Story Ideas

Pump up your Canadian winter fun on a fat bike.

A hot new sport has locals and travelers alike revved up to hit the mountains this winter.

09 September 2015

Suggested tweet: Canada’s hottest trend: grab a fat bike and hit the mountains this winter #explorecanada

As if succumbing to a chill-induced hallucination, mountain bikers from coast to coast are headed to the ski trails. It’s called fat biking—and this new sport has Canadians pumped up for winter.

Fat bikes cross traditional mountain bikes with something like to a lunar rover. With ultra-wide tires—up to 12 cm (4.8 in) across—simplified gearing and purpose-built geometry, these cartoonish cycles are designed to float over snow, ice, mud, crud and sand. Oddball just a few years ago, they’re now the coolest thing to hit winter since the polar vortex.

“It looks very cool, with riders at our ski resorts happily tooling around, no matter what the surface condition,” explains Neil Jackson, Senior Vice President of Products & Maintenance at Resorts of the Canadian Rockies. “They seem un-phased by mud, rock, snow of any depth, or ice.”

According to Jackson, if you rode a bike as a kid, you can ride a fat bike today—accessibility that is key to the growing popularity.

“Last year, it was impossible to keep up with demand, with most suppliers selling out very early in the season,” he says. “This year, fat bikes are in stores already and selling equally fast.”

Six fat bikes will be for rent at RCR’s Fernie and Kimberley alpine resorts this winter. Fernie is opening a quartet of multi-use trails to fat tires, while Kimberley is offering adjacent Trickle Creek Golf Course for winter rides over frozen fairways.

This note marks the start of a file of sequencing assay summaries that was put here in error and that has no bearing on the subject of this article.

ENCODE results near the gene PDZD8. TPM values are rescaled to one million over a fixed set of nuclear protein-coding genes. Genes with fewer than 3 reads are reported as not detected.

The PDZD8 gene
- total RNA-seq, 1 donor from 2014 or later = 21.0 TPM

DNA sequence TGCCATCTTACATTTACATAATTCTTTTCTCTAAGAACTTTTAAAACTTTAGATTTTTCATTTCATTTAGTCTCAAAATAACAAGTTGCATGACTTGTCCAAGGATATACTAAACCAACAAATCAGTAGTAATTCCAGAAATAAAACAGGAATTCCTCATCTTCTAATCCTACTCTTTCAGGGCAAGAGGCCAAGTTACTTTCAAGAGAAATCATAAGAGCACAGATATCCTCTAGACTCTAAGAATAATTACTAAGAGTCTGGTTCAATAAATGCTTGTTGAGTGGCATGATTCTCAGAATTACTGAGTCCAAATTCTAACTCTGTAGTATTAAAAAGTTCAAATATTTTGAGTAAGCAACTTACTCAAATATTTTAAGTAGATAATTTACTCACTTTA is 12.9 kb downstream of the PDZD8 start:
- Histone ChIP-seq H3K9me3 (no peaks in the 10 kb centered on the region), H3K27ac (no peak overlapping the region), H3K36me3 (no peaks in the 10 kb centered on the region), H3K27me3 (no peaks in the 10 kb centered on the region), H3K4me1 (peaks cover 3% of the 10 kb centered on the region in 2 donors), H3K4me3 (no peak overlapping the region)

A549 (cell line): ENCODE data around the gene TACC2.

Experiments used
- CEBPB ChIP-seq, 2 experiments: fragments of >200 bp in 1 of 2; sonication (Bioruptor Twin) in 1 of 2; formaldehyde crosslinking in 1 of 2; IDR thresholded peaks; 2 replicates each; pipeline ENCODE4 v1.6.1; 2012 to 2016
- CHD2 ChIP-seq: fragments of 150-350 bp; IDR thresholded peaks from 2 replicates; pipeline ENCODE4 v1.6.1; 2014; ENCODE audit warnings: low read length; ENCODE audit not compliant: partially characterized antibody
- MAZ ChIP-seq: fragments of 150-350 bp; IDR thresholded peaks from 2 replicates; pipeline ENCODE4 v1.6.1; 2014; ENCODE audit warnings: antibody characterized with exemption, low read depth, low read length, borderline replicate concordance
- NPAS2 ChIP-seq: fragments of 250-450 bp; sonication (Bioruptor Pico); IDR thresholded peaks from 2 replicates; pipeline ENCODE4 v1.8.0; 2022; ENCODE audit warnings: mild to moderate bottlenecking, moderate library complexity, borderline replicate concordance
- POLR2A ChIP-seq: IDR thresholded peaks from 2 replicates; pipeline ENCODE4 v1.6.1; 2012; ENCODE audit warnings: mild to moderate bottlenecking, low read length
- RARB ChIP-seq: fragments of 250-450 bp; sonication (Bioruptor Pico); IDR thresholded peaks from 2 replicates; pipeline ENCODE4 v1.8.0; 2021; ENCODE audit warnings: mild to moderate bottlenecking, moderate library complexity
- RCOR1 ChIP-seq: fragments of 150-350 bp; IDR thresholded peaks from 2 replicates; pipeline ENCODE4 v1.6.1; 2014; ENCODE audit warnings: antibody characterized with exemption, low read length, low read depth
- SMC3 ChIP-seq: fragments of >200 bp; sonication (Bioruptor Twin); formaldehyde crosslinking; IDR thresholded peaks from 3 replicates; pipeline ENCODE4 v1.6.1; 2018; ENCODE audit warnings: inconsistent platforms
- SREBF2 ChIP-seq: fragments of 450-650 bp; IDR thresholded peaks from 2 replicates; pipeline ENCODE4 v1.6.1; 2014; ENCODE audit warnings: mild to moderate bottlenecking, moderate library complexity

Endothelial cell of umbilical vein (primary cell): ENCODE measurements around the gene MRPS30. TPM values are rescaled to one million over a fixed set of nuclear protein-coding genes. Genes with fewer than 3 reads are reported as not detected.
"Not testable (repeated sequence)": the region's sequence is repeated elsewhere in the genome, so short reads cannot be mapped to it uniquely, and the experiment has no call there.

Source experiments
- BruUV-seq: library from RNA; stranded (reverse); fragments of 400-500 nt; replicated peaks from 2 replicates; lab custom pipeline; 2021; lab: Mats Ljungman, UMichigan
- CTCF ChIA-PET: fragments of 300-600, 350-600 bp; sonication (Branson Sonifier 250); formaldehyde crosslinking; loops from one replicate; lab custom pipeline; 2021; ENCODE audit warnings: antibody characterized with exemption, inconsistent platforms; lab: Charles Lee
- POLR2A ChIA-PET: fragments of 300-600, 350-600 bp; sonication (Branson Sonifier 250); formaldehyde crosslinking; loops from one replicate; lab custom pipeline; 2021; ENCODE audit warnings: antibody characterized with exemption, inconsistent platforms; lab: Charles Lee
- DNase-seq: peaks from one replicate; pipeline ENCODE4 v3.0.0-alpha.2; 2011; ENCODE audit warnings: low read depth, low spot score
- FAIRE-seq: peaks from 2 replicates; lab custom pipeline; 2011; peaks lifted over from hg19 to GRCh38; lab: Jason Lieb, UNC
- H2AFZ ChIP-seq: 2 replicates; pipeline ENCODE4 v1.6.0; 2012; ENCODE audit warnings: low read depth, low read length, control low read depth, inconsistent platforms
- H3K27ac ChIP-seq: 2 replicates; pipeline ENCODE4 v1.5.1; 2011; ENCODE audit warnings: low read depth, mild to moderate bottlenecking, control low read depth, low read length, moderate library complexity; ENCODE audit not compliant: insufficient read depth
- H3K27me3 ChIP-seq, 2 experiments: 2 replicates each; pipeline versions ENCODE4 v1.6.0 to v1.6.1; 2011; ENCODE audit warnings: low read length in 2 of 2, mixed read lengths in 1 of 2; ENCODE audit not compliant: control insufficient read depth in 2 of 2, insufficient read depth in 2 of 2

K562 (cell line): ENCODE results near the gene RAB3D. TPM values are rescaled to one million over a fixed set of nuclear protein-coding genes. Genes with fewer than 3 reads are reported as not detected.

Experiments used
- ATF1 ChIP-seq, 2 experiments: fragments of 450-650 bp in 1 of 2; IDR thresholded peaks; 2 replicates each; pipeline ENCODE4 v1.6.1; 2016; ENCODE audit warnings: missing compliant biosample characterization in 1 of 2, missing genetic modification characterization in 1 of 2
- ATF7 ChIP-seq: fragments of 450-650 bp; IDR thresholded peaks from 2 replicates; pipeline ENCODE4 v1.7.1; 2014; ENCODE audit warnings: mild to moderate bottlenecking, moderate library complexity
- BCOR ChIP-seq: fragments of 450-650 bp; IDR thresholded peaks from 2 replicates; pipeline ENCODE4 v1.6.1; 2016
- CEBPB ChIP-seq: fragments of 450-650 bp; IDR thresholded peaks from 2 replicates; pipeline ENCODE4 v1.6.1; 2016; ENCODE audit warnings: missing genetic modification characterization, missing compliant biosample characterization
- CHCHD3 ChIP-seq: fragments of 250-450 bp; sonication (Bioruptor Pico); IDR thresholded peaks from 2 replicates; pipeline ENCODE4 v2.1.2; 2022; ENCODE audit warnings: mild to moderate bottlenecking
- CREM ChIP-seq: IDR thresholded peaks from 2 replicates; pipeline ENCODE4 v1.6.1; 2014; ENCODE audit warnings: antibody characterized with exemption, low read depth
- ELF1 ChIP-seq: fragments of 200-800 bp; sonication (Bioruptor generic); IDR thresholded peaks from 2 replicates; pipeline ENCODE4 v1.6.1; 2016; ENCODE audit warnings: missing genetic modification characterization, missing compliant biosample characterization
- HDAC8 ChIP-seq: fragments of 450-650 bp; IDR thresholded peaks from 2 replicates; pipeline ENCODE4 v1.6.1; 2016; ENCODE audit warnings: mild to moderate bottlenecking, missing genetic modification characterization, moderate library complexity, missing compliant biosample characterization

A short jump west, Sun Peaks—the second-largest ski area in Canada—is also fond of these all-season cycles. Winter plans include a dedicated, ploughed area for fat bikes and half a dozen new rental units. Sam Wardenaar, bike mechanic and ski tech at Elevation Bike, Ski & Board in Sun Peaks, has noted a sharp spike in interest since their first foray into fat bikes two years ago. His initiation ride was last spring.

“It’s tons of fun, though the bike didn’t make it quite as easy as I thought it would,” laughs Wardenaar.

In the Alberta Rockies, Canmore Nordic Centre Provincial Park now permits fat bikes on nine trails; look for rentals at Rebound Cycles and Trail Sports. Deeper into the heartland, the sport is becoming de rigueur with hardy cyclists who refuse to hang up their wheels when the snow flies.

“Fat biking has become quite popular in Saskatoon. We have trouble keeping stock in our store and cycling enthusiasts are really enjoying the four seasons that you can get with a fat bike,” says Susan Clarke, co-owner of Bruce’s Cycle Works.

Quebec’s Ski de fond Mont-Tremblant—a cross-country ski and snowshoe network located 90 minutes northwest of Montréal—recently opened 35 km of trails to fat bikes. A ubiquitous vélo icon at each trailhead identifies wintertime riding routes. L’âme du Sport : La Source du Sport and Cybercycle in Mont-Tremblant rent these pedal-powered monster trucks.

Horseshoe Resort—just 90 minutes from Toronto—is another fat bike hotspot. And at Canada’s largest ski resort, Whistler/Blackcomb in BC, locals have been spotted cruising on fat bikes over trails around Lost Lake and in the Callaghan Valley, according to Lauren Everest, Whistler/Blackcomb PR and Communications Manager.

Across Canada, the surface of a chubby-tired revolution has been poked. When it comes to wintertime sport, it’s survival of the fattest.

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